All of the previous meta-analyses based on international studies or studies in China consistently found alcohol to be a risk factor for EC (pooled RR = 4.2, pooled ORs = 2.30 and 2.16, respectively) , –, gastric cancer (pooled RR = 1.32, pooled ORs = 2.03 and 1.90, respectively) , – and HCC (RR = 1.86 and OR = 1.872, respectively) , . Our meta-analysis provides further support that alcohol consumption is a significant risk factor for EC, gastric cancer, and HCC in the Chinese population. Our subgroup analysis found that the effect of alcohol on the development of gastric cancer and HCC likely depends on sex: alcohol consumption is a risk factor for EC and HCC in male Chinese subjects (pooled ORs = 1.82 and 1.56 respectively), but not for the females; however, it is a risk factor for gastric cancer in Chinese females (pooled OR: 1.97), but not Chinese males. Regarding colorectal cancer, earlier meta-analyses found that alcohol consumption was a risk factor for colorectal cancer (RR = 1.32 and 1.38) worldwide , . The present meta-analysis similarly found that alcohol is not a risk factor for colorectal cancer in the Chinese population (p = 0.04) based on a significance level of p<0.01.
One previous meta-analysis  found that alcohol consumption was not significantly associated with lung cancer or prostate cancer worldwide. We similarly found no significant association between alcohol consumption and the risk of lung and prostate cancers in the Chinese population. However, another meta-analysis of international studies found that consumption of beer and hard liquor was a risk factor for the development of lung cancer in males (pooled ORs = 1.46 and 1.34) . Our subgroup analysis did not identify alcohol consumption as a risk factor for Chinese males (p = 0.09). It appears that the effect of alcohol consumption on lung cancer may vary based on the type of alcohol consumed, the ethnicity of the study subjects, or on other lifestyle factors of the participants.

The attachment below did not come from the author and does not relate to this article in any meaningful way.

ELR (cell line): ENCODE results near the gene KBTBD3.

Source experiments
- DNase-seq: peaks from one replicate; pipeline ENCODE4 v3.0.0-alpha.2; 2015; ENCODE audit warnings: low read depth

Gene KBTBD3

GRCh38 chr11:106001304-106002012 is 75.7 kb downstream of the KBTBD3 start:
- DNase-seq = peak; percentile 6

International meta-analyses on the effect of alcohol consumption on pancreatic cancer have provided inconsistent results. Bagnardi et al. found no significant association between alcohol and pancreatic cancer , but Tramacere et al. found that heavy drinking was a risk factor for pancreatic cancer (pooled RR: 1.22, 95% CI: 1.12–1.34) . Another meta-analysis of Chinese studies also found that heavy drinking was a risk factor for pancreatic cancer in males (OR = 1.58, 95% CI: 1.01–2.34) . Our meta-analysis found no significant (p = 0.04) association between alcohol consumption and pancreatic cancer based on a significance level of p<0.01. Our subgroup analysis similarly revealed that alcohol consumption was a significant risk factor for pancreatic cancer among Chinese males (pooled OR = 1.71, p<0.00001).
There are few studies on the association between alcohol drinking and breast cancer among Chinese people. Interestingly, our meta-analysis of four studies found that alcohol consumption is a protective factor for female breast cancer (pooled OR = 0.76) in the Chinese population. Previous meta-analyses of international studies on non-Chinese populations) reported a positive association between alcohol consumption and breast cancer , –. One study reported that the risk factors for breast cancer varied among different ethnic groups . These findings suggest that alcohol may play different roles in the development of breast cancer in different ethnic groups or people with different lifestyle, environmental, behavioral and genetic factors. Further studies are needed to determine which of these differences are responsible for the differences in risk.